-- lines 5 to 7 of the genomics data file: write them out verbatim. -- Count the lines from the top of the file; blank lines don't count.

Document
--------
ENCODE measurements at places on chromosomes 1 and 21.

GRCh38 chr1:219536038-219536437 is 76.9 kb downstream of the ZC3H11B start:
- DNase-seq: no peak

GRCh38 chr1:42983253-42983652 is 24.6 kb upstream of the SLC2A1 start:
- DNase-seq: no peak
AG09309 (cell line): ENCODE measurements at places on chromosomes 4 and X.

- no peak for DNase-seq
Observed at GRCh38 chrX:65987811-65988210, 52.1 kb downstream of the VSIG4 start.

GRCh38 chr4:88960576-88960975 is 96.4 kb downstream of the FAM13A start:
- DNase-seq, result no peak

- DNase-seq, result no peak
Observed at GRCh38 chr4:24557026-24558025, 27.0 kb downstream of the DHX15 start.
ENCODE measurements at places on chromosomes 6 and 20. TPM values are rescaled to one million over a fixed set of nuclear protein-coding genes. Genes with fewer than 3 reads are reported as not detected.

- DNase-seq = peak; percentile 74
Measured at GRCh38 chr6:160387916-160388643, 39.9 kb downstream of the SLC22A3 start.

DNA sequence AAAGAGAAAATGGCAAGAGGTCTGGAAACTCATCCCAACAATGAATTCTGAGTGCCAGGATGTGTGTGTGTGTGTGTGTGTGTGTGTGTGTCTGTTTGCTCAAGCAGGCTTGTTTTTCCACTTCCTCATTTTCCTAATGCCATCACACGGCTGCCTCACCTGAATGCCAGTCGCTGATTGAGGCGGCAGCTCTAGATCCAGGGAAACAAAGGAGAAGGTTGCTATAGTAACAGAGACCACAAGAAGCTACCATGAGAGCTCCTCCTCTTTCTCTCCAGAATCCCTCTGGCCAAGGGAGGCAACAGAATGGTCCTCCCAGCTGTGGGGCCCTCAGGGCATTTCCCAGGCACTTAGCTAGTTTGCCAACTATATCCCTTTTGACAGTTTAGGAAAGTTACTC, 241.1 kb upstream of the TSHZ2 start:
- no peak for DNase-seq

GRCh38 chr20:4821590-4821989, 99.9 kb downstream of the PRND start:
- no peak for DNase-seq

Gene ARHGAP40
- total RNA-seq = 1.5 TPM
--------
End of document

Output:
- DNase-seq: no peak
AG09309 (cell line): ENCODE measurements at places on chromosomes 4 and X.

- no peak for DNase-seq